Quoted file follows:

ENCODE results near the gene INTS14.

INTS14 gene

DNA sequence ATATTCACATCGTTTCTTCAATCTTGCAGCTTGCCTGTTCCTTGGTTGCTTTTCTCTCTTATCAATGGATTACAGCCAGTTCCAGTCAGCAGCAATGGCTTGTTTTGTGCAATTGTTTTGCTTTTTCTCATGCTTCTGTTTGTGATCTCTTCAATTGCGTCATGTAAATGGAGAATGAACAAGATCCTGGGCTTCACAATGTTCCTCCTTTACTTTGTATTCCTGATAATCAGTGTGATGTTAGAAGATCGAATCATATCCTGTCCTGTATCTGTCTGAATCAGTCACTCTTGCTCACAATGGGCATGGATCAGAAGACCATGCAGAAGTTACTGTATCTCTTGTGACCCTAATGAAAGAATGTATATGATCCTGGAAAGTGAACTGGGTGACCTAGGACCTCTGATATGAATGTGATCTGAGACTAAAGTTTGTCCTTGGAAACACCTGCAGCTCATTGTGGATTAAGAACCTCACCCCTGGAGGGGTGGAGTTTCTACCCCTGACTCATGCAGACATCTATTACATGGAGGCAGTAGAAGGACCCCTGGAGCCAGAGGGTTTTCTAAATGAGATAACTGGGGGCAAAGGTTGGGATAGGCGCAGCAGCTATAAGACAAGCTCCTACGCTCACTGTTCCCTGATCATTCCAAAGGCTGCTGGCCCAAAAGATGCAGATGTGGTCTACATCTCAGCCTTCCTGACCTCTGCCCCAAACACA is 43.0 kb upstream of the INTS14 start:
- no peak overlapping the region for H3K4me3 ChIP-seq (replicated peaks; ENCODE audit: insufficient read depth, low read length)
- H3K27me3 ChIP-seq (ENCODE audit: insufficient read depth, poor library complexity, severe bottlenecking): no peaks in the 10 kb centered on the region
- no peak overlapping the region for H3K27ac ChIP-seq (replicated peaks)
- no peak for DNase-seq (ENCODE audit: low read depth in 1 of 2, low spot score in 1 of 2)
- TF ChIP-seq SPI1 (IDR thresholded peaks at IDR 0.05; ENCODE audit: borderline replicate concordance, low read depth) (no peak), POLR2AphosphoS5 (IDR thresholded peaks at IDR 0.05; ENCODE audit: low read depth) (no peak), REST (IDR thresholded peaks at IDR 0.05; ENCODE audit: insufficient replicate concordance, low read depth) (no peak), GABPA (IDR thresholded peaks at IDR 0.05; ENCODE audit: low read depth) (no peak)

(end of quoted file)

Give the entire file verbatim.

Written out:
ENCODE results near the gene INTS14.

INTS14 gene

DNA sequence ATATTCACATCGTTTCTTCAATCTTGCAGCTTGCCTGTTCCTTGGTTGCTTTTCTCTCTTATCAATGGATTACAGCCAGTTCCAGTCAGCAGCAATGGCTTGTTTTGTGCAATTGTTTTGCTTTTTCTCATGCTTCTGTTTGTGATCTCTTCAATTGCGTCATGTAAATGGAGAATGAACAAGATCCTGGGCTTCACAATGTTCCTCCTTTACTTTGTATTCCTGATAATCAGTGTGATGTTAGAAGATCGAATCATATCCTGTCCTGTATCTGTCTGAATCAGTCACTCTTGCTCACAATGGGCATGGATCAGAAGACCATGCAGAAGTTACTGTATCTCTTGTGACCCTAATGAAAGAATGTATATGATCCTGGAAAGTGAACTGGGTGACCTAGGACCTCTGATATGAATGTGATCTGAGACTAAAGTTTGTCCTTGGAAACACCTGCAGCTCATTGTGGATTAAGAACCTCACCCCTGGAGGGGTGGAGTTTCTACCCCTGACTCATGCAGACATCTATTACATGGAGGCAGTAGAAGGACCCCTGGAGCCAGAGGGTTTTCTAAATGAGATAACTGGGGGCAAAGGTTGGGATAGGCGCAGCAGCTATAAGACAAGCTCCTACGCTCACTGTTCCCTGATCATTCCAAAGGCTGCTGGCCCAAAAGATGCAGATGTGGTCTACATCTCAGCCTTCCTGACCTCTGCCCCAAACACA is 43.0 kb upstream of the INTS14 start:
- no peak overlapping the region for H3K4me3 ChIP-seq (replicated peaks; ENCODE audit: insufficient read depth, low read length)
- H3K27me3 ChIP-seq (ENCODE audit: insufficient read depth, poor library complexity, severe bottlenecking): no peaks in the 10 kb centered on the region
- no peak overlapping the region for H3K27ac ChIP-seq (replicated peaks)
- no peak for DNase-seq (ENCODE audit: low read depth in 1 of 2, low spot score in 1 of 2)
- TF ChIP-seq SPI1 (IDR thresholded peaks at IDR 0.05; ENCODE audit: borderline replicate concordance, low read depth) (no peak), POLR2AphosphoS5 (IDR thresholded peaks at IDR 0.05; ENCODE audit: low read depth) (no peak), REST (IDR thresholded peaks at IDR 0.05; ENCODE audit: insufficient replicate concordance, low read depth) (no peak), GABPA (IDR thresholded peaks at IDR 0.05; ENCODE audit: low read depth) (no peak)